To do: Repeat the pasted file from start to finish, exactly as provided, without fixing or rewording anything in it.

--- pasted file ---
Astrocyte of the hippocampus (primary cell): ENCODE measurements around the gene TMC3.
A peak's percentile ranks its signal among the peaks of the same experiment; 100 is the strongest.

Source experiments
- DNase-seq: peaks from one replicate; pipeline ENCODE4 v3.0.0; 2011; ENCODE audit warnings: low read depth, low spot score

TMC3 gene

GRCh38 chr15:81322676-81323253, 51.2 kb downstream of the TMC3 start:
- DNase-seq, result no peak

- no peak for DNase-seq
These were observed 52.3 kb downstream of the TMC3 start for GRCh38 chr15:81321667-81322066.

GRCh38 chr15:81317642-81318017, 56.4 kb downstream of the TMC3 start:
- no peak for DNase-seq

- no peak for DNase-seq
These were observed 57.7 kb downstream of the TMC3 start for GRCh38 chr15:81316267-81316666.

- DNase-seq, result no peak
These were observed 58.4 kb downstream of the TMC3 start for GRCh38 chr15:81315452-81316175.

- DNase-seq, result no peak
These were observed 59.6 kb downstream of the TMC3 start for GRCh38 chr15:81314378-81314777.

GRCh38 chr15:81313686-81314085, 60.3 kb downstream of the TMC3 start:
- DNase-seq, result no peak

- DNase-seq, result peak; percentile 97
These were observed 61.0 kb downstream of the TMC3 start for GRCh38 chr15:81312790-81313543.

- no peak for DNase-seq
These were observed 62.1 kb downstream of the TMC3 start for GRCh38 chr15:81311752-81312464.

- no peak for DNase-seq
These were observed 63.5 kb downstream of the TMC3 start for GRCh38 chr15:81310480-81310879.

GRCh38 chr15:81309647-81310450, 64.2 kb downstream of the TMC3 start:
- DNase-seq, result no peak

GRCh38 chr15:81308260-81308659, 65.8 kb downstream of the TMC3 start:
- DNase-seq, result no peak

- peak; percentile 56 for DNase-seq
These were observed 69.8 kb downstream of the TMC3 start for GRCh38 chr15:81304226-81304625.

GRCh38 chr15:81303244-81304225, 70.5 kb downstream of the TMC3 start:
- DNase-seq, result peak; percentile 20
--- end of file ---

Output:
Astrocyte of the hippocampus (primary cell): ENCODE measurements around the gene TMC3.
A peak's percentile ranks its signal among the peaks of the same experiment; 100 is the strongest.

Source experiments
- DNase-seq: peaks from one replicate; pipeline ENCODE4 v3.0.0; 2011; ENCODE audit warnings: low read depth, low spot score

TMC3 gene

GRCh38 chr15:81322676-81323253, 51.2 kb downstream of the TMC3 start:
- DNase-seq, result no peak

- no peak for DNase-seq
These were observed 52.3 kb downstream of the TMC3 start for GRCh38 chr15:81321667-81322066.

GRCh38 chr15:81317642-81318017, 56.4 kb downstream of the TMC3 start:
- no peak for DNase-seq

- no peak for DNase-seq
These were observed 57.7 kb downstream of the TMC3 start for GRCh38 chr15:81316267-81316666.

- DNase-seq, result no peak
These were observed 58.4 kb downstream of the TMC3 start for GRCh38 chr15:81315452-81316175.

- DNase-seq, result no peak
These were observed 59.6 kb downstream of the TMC3 start for GRCh38 chr15:81314378-81314777.

GRCh38 chr15:81313686-81314085, 60.3 kb downstream of the TMC3 start:
- DNase-seq, result no peak

- DNase-seq, result peak; percentile 97
These were observed 61.0 kb downstream of the TMC3 start for GRCh38 chr15:81312790-81313543.

- no peak for DNase-seq
These were observed 62.1 kb downstream of the TMC3 start for GRCh38 chr15:81311752-81312464.

- no peak for DNase-seq
These were observed 63.5 kb downstream of the TMC3 start for GRCh38 chr15:81310480-81310879.

GRCh38 chr15:81309647-81310450, 64.2 kb downstream of the TMC3 start:
- DNase-seq, result no peak

GRCh38 chr15:81308260-81308659, 65.8 kb downstream of the TMC3 start:
- DNase-seq, result no peak

- peak; percentile 56 for DNase-seq
These were observed 69.8 kb downstream of the TMC3 start for GRCh38 chr15:81304226-81304625.

GRCh38 chr15:81303244-81304225, 70.5 kb downstream of the TMC3 start:
- DNase-seq, result peak; percentile 20